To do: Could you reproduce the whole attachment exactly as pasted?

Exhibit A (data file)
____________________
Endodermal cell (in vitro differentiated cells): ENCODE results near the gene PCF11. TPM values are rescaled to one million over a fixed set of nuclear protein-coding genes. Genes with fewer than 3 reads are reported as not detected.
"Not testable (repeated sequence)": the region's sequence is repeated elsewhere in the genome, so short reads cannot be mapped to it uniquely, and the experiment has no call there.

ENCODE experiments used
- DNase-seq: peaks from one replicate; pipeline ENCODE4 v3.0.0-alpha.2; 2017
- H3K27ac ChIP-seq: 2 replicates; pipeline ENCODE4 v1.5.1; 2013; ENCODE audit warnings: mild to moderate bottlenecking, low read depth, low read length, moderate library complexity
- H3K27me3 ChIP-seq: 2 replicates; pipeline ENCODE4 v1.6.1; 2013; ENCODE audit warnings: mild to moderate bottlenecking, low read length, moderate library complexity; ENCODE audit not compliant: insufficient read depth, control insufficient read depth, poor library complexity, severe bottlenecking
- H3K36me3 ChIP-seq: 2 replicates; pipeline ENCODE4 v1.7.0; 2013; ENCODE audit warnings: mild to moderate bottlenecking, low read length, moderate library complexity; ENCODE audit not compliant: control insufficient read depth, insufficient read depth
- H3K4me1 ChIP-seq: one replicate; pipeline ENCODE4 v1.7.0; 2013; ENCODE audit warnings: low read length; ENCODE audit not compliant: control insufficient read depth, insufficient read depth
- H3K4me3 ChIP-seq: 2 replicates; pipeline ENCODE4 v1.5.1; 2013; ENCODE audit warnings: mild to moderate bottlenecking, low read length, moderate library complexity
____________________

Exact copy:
Endodermal cell (in vitro differentiated cells): ENCODE results near the gene PCF11. TPM values are rescaled to one million over a fixed set of nuclear protein-coding genes. Genes with fewer than 3 reads are reported as not detected.
"Not testable (repeated sequence)": the region's sequence is repeated elsewhere in the genome, so short reads cannot be mapped to it uniquely, and the experiment has no call there.

ENCODE experiments used
- DNase-seq: peaks from one replicate; pipeline ENCODE4 v3.0.0-alpha.2; 2017
- H3K27ac ChIP-seq: 2 replicates; pipeline ENCODE4 v1.5.1; 2013; ENCODE audit warnings: mild to moderate bottlenecking, low read depth, low read length, moderate library complexity
- H3K27me3 ChIP-seq: 2 replicates; pipeline ENCODE4 v1.6.1; 2013; ENCODE audit warnings: mild to moderate bottlenecking, low read length, moderate library complexity; ENCODE audit not compliant: insufficient read depth, control insufficient read depth, poor library complexity, severe bottlenecking
- H3K36me3 ChIP-seq: 2 replicates; pipeline ENCODE4 v1.7.0; 2013; ENCODE audit warnings: mild to moderate bottlenecking, low read length, moderate library complexity; ENCODE audit not compliant: control insufficient read depth, insufficient read depth
- H3K4me1 ChIP-seq: one replicate; pipeline ENCODE4 v1.7.0; 2013; ENCODE audit warnings: low read length; ENCODE audit not compliant: control insufficient read depth, insufficient read depth
- H3K4me3 ChIP-seq: 2 replicates; pipeline ENCODE4 v1.5.1; 2013; ENCODE audit warnings: mild to moderate bottlenecking, low read length, moderate library complexity